At every meal on Shabbos, you have to have two loaves, not one loaf, two loaves of bread. On Pesach you need two matzos. Why two?
Because it's a remez to remind us what happened in the days of old. When our forefathers did not have any kind of sustenance from nature; b'eretz lo zarua, where nothing grew. And Hakadosh Baruch Hu fed them by the miracle of the Mann, which is something that was never equaled, not only in the world's history, but it was never equaled in the history of the Jewish people. A nes that took place every day for forty years. And it took place not only to individuals, but to an entire nation. It's such a stunning story, such a staggering miracle, that it leaves no place to be astonished at anything else that could happen. That's the miracle of miracles - the Mann. A nation of millions was fed from nothing! Yesh m'ayin.
And now when Shabbos came, they were admonished not to pick the Mann on the Shabbos day. They could not go out on the Shabbos day to find their sustenance, but on Erev Shabbos they found two portions. This remarkable thing wasn't done just for that time – it was a mishmeres for all the doros. It was a tremendous object lesson.
And we're expected every Shabbos to think about that. When you sit down at your table and you see the two challos covered by the cloth, a white cloth on top and a white tablecloth underneath, is like the hoarfrost that lay on the ground. The Mann was on the hoarfrost and on top of the Mann fell another layer of frost. It was kept preserved better than the bakers who bake bread and wrap it in waxed waterproof wrappers. This was a beautiful wrapper. That's what we look at on the Shabbos table and we see two loaves – to remind us that Hakadoash Baruch Hu is the One Who provides sustenance.
For those who keep the Shabbos, it will be al yechsar laanu, you won't be lacking anything. You can keep Shabbos all your life and you will not have less than anybody else! On the contrary – you'll find that Shabbos is a brocha. You'll be able to rest on Shabbos; you'll always have enough to eat.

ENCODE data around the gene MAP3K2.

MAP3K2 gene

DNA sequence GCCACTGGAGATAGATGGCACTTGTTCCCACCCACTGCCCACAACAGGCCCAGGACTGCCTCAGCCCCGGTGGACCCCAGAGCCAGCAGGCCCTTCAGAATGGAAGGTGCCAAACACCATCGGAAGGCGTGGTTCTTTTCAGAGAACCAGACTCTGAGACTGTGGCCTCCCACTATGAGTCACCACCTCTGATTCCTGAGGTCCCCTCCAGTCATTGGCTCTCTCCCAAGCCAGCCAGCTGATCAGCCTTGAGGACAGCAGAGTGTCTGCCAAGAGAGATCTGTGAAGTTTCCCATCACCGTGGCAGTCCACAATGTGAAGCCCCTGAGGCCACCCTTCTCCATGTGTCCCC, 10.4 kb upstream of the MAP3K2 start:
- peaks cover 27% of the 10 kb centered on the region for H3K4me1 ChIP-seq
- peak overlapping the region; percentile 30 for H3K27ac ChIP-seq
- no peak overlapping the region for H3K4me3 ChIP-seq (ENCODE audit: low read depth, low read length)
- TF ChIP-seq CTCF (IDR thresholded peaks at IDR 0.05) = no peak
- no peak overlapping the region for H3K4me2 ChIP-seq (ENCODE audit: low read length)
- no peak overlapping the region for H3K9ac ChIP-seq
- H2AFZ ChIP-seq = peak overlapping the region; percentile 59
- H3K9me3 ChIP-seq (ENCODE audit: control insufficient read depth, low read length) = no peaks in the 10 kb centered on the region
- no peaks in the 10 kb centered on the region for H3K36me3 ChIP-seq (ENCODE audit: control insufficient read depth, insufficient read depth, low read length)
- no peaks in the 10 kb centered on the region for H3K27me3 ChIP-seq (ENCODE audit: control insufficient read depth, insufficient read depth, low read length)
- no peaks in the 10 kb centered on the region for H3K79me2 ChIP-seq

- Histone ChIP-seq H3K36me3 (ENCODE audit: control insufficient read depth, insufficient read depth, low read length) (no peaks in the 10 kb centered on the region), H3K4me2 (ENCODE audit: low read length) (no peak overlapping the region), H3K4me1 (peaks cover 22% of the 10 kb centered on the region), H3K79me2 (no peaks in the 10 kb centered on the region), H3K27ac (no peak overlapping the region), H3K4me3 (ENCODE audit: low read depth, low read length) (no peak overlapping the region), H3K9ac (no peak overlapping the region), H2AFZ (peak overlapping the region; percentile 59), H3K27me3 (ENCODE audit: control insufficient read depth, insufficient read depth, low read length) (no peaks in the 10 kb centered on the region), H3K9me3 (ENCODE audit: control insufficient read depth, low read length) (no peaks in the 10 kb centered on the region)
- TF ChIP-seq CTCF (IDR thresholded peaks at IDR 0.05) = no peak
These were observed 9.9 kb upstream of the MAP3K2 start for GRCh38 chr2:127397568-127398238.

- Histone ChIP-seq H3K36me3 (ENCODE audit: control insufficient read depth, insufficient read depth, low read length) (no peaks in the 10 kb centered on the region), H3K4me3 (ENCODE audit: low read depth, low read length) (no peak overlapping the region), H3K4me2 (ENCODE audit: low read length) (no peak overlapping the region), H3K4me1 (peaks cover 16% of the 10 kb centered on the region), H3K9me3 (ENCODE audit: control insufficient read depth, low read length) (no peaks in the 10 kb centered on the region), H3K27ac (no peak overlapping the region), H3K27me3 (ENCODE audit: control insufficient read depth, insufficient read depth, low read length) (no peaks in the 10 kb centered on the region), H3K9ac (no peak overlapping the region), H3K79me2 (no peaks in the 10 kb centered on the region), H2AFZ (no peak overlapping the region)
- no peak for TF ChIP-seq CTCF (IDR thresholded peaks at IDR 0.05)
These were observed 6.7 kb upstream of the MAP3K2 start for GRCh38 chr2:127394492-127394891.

Shabbos is the day when bitachon is most greatly exercised.
As a preface to this great subject, we must declare that all the phenomena of the Mann were lessons that parallel the phenomena of our seemingly natural food.
"They did not know what it was" is exactly what we say of our food. The carbon dioxide in the air, when it combines with water, and when it miraculously joins the chlorophyll that undergoes that stupendous wonder of absorbing light from the sun in the process of photosynthesis, finally results in a product so wondrous that we to "do not know what it is." The sole difference is that the Mann was a miracle, whereas men are blinded by habit and therefore fail to be astonished at the miracle of their daily food.
"A man's food is as difficult (i.e. is as great a miracle) as the Rending of the Sea of Suf" (Pesachim 118A), because after reading all the great miracles (including the Rending of the Sea) the crowning and final wonder is declared: "He gives food to all flesh" (Tehillim 136:25).
נתן לחם לכל בשר, כי לעולם חסדו